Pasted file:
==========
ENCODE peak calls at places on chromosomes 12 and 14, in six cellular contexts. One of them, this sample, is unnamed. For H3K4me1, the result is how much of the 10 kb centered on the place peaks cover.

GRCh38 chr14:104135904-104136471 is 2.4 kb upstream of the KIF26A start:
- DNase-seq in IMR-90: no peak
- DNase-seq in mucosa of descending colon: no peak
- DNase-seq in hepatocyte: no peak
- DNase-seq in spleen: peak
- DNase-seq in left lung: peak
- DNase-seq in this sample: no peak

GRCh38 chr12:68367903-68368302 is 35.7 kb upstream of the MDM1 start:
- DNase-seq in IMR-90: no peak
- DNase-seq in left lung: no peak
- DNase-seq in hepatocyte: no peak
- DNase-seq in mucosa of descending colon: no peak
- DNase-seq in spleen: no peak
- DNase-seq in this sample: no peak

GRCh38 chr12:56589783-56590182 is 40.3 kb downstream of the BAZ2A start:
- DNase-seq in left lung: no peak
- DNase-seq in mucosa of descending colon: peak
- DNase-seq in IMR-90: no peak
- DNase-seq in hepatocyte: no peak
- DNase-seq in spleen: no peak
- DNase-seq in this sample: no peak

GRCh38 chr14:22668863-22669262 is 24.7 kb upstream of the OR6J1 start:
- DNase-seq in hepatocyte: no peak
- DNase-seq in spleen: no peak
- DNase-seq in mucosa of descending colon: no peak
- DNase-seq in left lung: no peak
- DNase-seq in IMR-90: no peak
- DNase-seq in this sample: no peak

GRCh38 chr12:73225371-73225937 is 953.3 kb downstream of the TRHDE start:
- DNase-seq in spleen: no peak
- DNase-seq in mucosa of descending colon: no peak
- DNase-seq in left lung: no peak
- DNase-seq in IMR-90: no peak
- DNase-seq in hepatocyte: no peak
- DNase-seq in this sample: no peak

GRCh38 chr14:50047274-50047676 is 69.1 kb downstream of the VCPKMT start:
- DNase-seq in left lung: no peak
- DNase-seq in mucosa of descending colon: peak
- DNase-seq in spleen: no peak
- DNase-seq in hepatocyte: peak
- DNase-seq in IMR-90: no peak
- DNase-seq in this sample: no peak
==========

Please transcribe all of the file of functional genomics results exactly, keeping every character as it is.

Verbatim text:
ENCODE peak calls at places on chromosomes 12 and 14, in six cellular contexts. One of them, this sample, is unnamed. For H3K4me1, the result is how much of the 10 kb centered on the place peaks cover.

GRCh38 chr14:104135904-104136471 is 2.4 kb upstream of the KIF26A start:
- DNase-seq in IMR-90: no peak
- DNase-seq in mucosa of descending colon: no peak
- DNase-seq in hepatocyte: no peak
- DNase-seq in spleen: peak
- DNase-seq in left lung: peak
- DNase-seq in this sample: no peak

GRCh38 chr12:68367903-68368302 is 35.7 kb upstream of the MDM1 start:
- DNase-seq in IMR-90: no peak
- DNase-seq in left lung: no peak
- DNase-seq in hepatocyte: no peak
- DNase-seq in mucosa of descending colon: no peak
- DNase-seq in spleen: no peak
- DNase-seq in this sample: no peak

GRCh38 chr12:56589783-56590182 is 40.3 kb downstream of the BAZ2A start:
- DNase-seq in left lung: no peak
- DNase-seq in mucosa of descending colon: peak
- DNase-seq in IMR-90: no peak
- DNase-seq in hepatocyte: no peak
- DNase-seq in spleen: no peak
- DNase-seq in this sample: no peak

GRCh38 chr14:22668863-22669262 is 24.7 kb upstream of the OR6J1 start:
- DNase-seq in hepatocyte: no peak
- DNase-seq in spleen: no peak
- DNase-seq in mucosa of descending colon: no peak
- DNase-seq in left lung: no peak
- DNase-seq in IMR-90: no peak
- DNase-seq in this sample: no peak

GRCh38 chr12:73225371-73225937 is 953.3 kb downstream of the TRHDE start:
- DNase-seq in spleen: no peak
- DNase-seq in mucosa of descending colon: no peak
- DNase-seq in left lung: no peak
- DNase-seq in IMR-90: no peak
- DNase-seq in hepatocyte: no peak
- DNase-seq in this sample: no peak

GRCh38 chr14:50047274-50047676 is 69.1 kb downstream of the VCPKMT start:
- DNase-seq in left lung: no peak
- DNase-seq in mucosa of descending colon: peak
- DNase-seq in spleen: no peak
- DNase-seq in hepatocyte: peak
- DNase-seq in IMR-90: no peak
- DNase-seq in this sample: no peak